FRANKFURT -- Porsche unveiled its answer to Tesla -- the Mission E electric four-seat sports car.
The Mission E gives a glimpse at the brand's first ever battery-powered model, which could arrive by the end of the decade.
The concept has a 600-hp powertrain that will accelerate from 0-100kph (62mph) in less than 3.5 seconds, beating the 4.2 seconds needed by the new generation 911 to reach that speed. The concept has a range of about 500km (310 miles), Porsche said.
The car's 800-volt drive system, which is double the voltage of other systems, will also charge the car’s battery to about 80 percent of its capacity in less than 15 minutes.
"Porsche will score points with fast pit stops," CEO Matthias Mueller told reporters at a Volkswagen Group event on Monday on the eve of the Frankfurt auto show. "There are no compromises made between sportiness and everyday practical use."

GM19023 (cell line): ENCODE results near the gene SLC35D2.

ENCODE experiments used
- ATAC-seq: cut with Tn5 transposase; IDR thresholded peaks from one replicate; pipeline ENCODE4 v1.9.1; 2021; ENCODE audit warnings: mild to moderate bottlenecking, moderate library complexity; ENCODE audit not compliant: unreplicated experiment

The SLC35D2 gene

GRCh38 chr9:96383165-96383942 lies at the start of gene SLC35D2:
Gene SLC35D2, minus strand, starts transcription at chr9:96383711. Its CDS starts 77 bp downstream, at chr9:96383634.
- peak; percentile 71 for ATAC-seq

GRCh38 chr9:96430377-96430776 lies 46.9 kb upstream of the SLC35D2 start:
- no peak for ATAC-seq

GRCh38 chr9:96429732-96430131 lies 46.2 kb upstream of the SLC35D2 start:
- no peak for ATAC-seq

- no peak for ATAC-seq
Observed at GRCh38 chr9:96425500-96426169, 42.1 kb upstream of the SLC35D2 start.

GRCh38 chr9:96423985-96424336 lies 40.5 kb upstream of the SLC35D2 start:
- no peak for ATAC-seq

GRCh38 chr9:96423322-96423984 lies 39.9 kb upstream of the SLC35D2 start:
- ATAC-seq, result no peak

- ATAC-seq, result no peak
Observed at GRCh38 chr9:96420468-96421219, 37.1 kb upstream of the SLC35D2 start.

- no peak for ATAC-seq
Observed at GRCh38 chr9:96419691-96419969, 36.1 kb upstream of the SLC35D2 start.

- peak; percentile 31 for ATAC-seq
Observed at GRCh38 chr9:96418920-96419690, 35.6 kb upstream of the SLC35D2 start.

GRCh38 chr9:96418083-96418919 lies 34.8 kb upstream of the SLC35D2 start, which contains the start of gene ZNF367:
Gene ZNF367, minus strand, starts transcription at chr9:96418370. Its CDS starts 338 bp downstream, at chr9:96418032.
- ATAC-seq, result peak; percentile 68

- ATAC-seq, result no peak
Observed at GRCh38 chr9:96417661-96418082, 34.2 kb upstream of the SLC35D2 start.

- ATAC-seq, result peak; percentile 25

To assist in operating the vehicle, the Mission E has eye-tracking and gesture control, including the use of holograms that allow the driver to grab apps out of the air.
Porsche and VW Group sister unit Audi are among the elite car brands shifting into battery-powered models as Tesla develops into a viable competitor. Deliveries of Tesla’s second vehicle, the Model X crossover, will start later this month, and a more affordable auto is also on its way from the U.S-based electric carmaker. Tesla received glowing reviews for the acceleration and handling of the Model S, providing a blow to traditional high-end brands.
Mueller said that any new model line would not likely come until the end of this decade.
Porsche plans to sell more than 200,000 vehicles for the first time this year, driven by demand for the Macan compact SUV.
Porsche is planning to launch an electric car in part because of concerns that China's government might ban the use of gas-guzzlers, and only permit electric cars in smog-choked metropolitan areas such as Beijing and Shanghai.
China is a major market for Porsche's four-seat models such as the Cayenne and Macan SUVs as well as the Panamera sedan, while two-seat models such as the Cayman and 911 are less in demand.
Bloomberg contributed to this report